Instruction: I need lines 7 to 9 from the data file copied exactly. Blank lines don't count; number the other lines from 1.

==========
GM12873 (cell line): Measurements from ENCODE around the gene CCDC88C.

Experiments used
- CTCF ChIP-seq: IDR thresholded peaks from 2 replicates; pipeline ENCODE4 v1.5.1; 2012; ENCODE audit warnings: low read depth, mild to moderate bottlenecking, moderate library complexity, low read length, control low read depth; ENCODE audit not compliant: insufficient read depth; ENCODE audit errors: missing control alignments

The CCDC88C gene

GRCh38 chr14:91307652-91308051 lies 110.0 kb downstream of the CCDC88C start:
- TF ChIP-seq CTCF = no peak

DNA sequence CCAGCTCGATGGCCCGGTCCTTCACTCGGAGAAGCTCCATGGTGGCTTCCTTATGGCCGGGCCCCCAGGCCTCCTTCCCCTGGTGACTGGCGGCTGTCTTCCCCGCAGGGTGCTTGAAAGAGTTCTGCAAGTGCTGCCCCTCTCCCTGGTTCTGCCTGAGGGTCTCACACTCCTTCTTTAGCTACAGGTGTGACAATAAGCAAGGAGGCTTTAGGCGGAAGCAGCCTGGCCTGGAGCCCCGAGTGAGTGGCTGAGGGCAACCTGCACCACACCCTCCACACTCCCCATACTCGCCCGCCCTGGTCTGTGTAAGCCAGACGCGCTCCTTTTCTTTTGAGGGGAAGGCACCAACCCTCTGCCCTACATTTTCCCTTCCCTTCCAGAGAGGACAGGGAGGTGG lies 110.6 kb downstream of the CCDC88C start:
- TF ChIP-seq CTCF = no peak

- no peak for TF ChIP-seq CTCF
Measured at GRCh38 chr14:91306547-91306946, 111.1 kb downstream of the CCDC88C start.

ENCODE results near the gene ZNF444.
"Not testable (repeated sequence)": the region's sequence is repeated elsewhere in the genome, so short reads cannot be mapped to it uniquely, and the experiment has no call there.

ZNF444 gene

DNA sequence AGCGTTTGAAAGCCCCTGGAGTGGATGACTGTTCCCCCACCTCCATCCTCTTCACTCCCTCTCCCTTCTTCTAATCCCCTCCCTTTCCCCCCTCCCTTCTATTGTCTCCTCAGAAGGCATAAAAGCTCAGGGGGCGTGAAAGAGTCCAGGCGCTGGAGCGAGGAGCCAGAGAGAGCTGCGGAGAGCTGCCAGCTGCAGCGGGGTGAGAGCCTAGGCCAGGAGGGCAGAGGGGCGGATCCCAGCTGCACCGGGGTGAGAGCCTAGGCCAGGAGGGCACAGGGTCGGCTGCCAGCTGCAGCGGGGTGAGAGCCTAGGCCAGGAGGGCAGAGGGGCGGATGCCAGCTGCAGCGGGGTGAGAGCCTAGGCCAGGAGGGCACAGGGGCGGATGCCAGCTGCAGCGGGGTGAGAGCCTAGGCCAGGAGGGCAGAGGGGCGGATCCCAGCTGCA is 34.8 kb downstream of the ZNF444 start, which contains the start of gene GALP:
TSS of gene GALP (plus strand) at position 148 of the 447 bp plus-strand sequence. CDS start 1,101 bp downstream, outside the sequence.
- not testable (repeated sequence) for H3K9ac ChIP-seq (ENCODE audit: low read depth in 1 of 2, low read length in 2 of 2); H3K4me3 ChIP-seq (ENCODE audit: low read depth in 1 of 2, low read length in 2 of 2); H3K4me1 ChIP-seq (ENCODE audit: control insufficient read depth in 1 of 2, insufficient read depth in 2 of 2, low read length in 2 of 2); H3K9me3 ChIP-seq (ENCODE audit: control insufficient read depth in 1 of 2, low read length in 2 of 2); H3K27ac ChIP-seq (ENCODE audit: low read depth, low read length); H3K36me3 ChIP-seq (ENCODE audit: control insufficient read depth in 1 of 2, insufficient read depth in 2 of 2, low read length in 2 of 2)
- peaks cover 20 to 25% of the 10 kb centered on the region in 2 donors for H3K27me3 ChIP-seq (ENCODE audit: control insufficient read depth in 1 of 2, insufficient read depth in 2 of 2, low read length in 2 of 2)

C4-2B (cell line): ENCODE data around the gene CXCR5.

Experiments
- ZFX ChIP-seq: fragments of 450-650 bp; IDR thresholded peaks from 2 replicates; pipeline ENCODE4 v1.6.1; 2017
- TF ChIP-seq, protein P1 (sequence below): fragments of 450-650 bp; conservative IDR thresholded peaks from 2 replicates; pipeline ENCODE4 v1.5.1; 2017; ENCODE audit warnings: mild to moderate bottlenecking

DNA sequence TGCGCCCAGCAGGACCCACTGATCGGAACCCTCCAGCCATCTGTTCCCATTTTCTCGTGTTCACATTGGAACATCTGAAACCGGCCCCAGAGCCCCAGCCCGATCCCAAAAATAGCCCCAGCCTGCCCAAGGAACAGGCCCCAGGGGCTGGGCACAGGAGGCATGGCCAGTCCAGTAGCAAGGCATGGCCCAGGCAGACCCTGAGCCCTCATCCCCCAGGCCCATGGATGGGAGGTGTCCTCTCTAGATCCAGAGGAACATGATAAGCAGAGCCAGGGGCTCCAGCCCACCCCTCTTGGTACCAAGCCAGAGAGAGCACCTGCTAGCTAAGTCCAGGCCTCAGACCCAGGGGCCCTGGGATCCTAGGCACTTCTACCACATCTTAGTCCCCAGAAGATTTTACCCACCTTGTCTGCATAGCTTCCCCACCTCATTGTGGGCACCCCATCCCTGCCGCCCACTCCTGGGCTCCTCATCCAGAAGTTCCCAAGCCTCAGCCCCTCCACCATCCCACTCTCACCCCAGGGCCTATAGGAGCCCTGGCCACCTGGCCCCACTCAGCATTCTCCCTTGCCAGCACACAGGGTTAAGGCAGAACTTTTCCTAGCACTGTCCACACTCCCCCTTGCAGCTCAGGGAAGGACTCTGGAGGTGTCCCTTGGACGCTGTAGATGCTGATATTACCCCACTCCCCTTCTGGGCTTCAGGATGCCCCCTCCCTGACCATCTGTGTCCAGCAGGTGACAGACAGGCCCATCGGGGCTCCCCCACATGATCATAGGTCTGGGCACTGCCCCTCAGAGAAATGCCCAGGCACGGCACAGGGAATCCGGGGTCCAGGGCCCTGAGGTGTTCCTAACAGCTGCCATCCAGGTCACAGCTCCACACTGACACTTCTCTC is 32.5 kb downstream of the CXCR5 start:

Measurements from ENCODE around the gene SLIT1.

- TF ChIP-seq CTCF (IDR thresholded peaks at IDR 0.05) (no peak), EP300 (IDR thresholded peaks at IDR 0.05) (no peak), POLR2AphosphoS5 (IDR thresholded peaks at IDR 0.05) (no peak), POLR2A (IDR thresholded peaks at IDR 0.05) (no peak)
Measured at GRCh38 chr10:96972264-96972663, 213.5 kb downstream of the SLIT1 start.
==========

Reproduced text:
DNA sequence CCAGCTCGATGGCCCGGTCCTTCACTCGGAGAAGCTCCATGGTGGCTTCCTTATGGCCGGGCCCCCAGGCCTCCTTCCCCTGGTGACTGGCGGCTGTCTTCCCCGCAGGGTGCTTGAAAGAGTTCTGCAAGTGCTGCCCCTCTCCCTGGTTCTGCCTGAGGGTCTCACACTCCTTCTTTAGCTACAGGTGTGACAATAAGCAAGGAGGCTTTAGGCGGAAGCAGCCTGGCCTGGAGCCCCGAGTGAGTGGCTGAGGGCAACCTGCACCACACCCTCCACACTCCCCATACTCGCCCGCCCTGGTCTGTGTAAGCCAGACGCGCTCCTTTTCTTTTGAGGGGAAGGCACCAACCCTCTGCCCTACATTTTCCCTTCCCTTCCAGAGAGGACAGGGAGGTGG lies 110.6 kb downstream of the CCDC88C start:
- TF ChIP-seq CTCF = no peak

- no peak for TF ChIP-seq CTCF